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Old Scars

Blog by: Lloyd Tackitt , Texas 4/26/2018
I have a couple of old scars on my hands from when I was a kid cleaning fish.  Those were the days, as they say.  I had no idea how extraordinary those days were, not at the time.

One or two generations before me those days I had as a kid would not have been so extraordinary.  They would have continued all through my normal life span.  But I was born on the cusp of a huge change. I'm a boomer you see.  What was normal, and had been normal for untold generations of my ancestors, would become abnormal, a memory.  A long lost memory.

I spent a lot of time with my grandparents in those days.  Back before I started elementary school and many summer breaks after I started school.  

Here are some of  the changes that were indicative.  I was there when they got their first telephone.  It had the removable ear piece and a crank on the side.  It was a party line with at least a dozen families on it, probably more like two dozen families.  Each house had a different ring.  One long and two shorts was ours.  No secrets were ever discussed on those phones - they were, in an odd sort of way, the fore runner of facebook.  Everything said on it was public and could be heard by anyone else that lifted the receiver at their house.  And brother didn't they all.

I was there when they first got indoor plumbing.  A toilet and a tub and a kitchen sink.  Up to that point it was all hand drawn well water brought in one or two buckets at a time.  Water heated on the stove, baths taken in wash tubs, water shared so the cleanest person went first. 

The well was in the back yard, just a few steps from the kitchen door.  I pulled I don't know how many buckets of water up that well, even as a five year old I had chores to do and "fetching water" was one of them.  They told me not to fall in once, I think.  Or maybe not.  Hard to say now.

I was there when they first got gas heat and no longer needed the wood burning stove in the living room.  It was a propane tank and they used space heaters - the kind with those fancy scroll work ceramic tile insert things.  Dearborne as a matter of fact.  And a kitchen stove too!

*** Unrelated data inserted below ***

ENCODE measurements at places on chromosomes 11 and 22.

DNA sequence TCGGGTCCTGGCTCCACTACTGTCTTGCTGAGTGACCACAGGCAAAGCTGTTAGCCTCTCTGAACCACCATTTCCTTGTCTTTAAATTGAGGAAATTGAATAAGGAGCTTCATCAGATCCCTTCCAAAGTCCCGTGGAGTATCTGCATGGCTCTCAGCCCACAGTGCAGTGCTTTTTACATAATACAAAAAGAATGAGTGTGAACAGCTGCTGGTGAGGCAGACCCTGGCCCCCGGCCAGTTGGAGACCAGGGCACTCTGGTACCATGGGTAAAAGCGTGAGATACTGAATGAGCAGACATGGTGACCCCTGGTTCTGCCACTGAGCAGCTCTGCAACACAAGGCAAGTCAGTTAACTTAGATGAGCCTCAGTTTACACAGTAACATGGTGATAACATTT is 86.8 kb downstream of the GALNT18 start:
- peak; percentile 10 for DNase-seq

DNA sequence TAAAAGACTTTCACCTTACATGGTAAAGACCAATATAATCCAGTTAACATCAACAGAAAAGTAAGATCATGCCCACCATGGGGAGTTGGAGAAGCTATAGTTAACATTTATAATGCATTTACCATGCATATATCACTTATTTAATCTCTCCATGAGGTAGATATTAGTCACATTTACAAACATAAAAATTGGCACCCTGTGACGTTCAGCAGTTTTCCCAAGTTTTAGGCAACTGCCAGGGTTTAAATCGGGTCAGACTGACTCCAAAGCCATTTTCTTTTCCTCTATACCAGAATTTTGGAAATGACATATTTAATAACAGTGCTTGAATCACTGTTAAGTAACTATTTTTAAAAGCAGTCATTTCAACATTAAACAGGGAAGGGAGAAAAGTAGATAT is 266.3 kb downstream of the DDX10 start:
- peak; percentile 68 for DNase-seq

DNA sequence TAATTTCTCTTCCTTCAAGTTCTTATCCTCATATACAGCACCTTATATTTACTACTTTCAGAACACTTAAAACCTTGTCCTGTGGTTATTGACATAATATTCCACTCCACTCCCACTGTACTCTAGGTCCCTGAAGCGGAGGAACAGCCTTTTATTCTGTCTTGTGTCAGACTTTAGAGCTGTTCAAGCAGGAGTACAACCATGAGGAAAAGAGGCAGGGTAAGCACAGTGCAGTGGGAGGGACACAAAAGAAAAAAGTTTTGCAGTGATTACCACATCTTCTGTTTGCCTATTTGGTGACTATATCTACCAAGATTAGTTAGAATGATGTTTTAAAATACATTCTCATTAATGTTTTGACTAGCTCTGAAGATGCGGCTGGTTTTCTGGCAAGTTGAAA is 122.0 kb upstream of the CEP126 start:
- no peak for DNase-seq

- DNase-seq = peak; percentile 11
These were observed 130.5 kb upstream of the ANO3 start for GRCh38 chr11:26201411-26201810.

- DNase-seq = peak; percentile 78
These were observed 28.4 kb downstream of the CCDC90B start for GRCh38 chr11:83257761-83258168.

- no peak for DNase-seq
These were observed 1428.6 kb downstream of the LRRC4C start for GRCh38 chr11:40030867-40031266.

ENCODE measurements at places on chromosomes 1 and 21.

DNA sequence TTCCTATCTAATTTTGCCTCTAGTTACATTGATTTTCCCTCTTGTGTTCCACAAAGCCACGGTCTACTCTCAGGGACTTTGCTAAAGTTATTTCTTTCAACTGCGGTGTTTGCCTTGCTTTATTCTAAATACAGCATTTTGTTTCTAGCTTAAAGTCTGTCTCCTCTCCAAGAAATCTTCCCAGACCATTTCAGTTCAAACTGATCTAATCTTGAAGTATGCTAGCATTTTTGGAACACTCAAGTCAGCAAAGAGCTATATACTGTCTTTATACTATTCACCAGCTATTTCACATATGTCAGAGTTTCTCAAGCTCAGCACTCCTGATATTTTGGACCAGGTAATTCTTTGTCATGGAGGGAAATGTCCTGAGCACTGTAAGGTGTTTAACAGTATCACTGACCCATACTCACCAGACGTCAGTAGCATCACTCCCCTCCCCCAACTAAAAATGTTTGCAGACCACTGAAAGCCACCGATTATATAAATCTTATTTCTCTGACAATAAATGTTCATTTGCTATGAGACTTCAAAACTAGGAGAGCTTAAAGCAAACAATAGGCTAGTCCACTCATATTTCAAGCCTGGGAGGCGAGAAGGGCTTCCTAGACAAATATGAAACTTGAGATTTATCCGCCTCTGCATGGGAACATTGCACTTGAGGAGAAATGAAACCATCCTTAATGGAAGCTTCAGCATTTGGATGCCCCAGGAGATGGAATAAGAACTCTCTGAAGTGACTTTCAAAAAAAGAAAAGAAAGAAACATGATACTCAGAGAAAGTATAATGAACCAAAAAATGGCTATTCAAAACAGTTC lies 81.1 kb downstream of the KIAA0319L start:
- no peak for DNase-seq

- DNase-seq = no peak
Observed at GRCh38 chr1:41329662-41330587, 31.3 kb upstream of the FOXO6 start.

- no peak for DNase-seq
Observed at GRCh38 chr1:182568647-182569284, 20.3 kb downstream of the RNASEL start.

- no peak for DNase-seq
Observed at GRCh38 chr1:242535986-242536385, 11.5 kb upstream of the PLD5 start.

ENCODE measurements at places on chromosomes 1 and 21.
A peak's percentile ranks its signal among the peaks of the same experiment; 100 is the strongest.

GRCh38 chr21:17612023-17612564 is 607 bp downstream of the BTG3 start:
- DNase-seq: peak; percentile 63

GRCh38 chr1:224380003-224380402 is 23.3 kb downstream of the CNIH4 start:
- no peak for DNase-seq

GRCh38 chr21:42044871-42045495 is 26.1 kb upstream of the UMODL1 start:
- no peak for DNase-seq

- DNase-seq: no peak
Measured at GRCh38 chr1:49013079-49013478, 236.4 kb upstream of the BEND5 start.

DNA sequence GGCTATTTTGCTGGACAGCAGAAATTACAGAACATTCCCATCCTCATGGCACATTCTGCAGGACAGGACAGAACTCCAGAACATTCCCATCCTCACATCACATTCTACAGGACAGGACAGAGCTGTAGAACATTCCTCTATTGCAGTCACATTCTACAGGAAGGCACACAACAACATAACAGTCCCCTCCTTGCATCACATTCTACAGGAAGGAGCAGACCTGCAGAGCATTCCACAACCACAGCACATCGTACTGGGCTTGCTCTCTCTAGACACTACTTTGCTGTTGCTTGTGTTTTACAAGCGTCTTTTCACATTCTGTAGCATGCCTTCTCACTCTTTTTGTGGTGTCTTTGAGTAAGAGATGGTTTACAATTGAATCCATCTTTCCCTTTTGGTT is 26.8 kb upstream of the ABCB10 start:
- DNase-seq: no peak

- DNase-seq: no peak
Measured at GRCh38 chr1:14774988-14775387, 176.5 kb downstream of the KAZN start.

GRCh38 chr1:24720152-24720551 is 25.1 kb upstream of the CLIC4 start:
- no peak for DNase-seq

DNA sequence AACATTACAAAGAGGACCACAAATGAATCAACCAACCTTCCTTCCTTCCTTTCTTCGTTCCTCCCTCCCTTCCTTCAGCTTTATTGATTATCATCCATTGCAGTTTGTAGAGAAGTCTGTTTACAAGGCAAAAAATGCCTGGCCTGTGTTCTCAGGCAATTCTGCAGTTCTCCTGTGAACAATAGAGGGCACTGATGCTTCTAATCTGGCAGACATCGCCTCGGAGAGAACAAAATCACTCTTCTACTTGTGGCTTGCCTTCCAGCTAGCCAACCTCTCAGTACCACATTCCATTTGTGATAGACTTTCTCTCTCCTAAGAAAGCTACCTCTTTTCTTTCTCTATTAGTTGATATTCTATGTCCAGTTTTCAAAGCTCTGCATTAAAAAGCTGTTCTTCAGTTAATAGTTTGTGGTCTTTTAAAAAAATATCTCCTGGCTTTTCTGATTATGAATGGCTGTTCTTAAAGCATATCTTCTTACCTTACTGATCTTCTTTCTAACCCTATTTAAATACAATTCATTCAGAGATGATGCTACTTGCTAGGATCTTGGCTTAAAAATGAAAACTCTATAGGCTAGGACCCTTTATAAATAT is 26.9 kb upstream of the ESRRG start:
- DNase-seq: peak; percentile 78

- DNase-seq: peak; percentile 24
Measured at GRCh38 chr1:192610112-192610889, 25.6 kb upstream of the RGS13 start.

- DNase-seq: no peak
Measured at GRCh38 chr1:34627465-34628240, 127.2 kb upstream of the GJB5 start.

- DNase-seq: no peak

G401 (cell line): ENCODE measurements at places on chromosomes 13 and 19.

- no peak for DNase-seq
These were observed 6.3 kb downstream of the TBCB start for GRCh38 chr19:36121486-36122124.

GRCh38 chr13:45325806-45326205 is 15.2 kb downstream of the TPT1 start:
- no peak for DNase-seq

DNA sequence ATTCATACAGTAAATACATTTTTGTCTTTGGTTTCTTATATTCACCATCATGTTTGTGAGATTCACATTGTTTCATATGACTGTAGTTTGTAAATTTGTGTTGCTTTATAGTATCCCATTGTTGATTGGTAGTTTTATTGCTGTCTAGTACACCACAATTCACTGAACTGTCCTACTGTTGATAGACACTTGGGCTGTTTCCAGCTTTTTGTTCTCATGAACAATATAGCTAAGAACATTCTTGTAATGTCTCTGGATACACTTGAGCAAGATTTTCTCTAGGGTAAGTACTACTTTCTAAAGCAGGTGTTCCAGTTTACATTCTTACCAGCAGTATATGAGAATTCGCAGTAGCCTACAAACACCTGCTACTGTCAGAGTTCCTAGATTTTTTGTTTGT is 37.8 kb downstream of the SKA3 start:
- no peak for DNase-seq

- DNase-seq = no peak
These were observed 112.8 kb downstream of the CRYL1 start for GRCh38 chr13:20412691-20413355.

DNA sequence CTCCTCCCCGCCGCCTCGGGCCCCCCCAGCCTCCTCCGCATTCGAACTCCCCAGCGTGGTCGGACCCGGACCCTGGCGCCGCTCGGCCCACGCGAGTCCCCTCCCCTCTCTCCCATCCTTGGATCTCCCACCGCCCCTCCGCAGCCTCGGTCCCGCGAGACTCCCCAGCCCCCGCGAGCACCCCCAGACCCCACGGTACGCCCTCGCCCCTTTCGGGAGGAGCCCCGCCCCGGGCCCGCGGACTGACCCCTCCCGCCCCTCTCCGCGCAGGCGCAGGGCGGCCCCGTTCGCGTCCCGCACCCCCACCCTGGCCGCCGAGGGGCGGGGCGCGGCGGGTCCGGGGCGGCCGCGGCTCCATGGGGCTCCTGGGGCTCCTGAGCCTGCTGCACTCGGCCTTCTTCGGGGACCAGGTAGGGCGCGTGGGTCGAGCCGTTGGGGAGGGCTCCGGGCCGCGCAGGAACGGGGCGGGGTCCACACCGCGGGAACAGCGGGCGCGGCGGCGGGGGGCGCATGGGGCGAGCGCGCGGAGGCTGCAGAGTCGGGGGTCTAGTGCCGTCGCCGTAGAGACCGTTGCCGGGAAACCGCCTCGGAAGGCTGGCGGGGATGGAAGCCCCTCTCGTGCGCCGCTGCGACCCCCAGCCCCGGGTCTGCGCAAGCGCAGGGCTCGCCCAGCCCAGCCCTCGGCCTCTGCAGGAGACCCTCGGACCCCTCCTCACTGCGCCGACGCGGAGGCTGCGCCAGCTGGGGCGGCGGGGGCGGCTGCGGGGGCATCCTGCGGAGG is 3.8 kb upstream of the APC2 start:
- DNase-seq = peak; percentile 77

I was there when one of my uncles first filleted a fish on the old fish cleaning table under the big peach tree.  It was a shocking waste of meat in my grandparents opinions.  Why, the best meat was on the bone and filleting just left that behind!  

I got those scars from cleaning fish with a razor sharp kitchen knife, one my grandfather kept hand honed to a no kidding razor shaving sharp edge.  He had a knack for sharpening knives that I've never been able to emulate.  Starting at about age five or so you were expected to learn most things the hard way.  I was warned once not to cut myself, after that I was not reminded again - but then who would need to be?.  We would scale the fish with a spoon, then cut the head off and slit the belly open and remove the "innards".  The fish were then rolled in mustard and yellow cornmeal and fried in smoking hot grease on the new gas fired stove.  "Now we're cooking with gas!" wasn't just a catch phrase back then - it meant a huge improvement over wood stove cooking.

I was there as that era succumbed to the wide spread changes that were afflicting the America of the late 50's and 60's.  Color television and sitcoms.  Air conditioned cars.  No knucklebusters on the steering wheel anymore.  Vile news poring into living rooms from those devil boxes.  Indoor plumbing, people too lazy to catch and clean their own food, supermarkets that made gardens unnecessary but the food wasn't near as good.  Fish markets that couldn't have anything remotely as fresh as what you caught yourself and took home still alive and kicking on a stringer.

I was there, young, but there, when America changed.  I'm much older now and can see backwards to those changes and what followed.  I was better then than I am now.  We all were.  America was.

I miss that kid.  His simplicity.  His grandparent's simplicity.  Life in slow motion almost.  Life that had a kind of sweetness to it. Remember sucking honeysuckle nectar?  Like that I think.  That kid had it made, but of course there was no way for him to know it then.  And yet sometimes I think he felt it coming, like a dark storm just over the horizon.  Probably not, probably just hindsight, hard to tell now.

If I could I would go back and get some more of these scars, many more of them - I prize them more than I do any of my best and most expensive possessions.  They are old school scars.  I earned them, back before the world changed forever.

Blog content © Lloyd Tackitt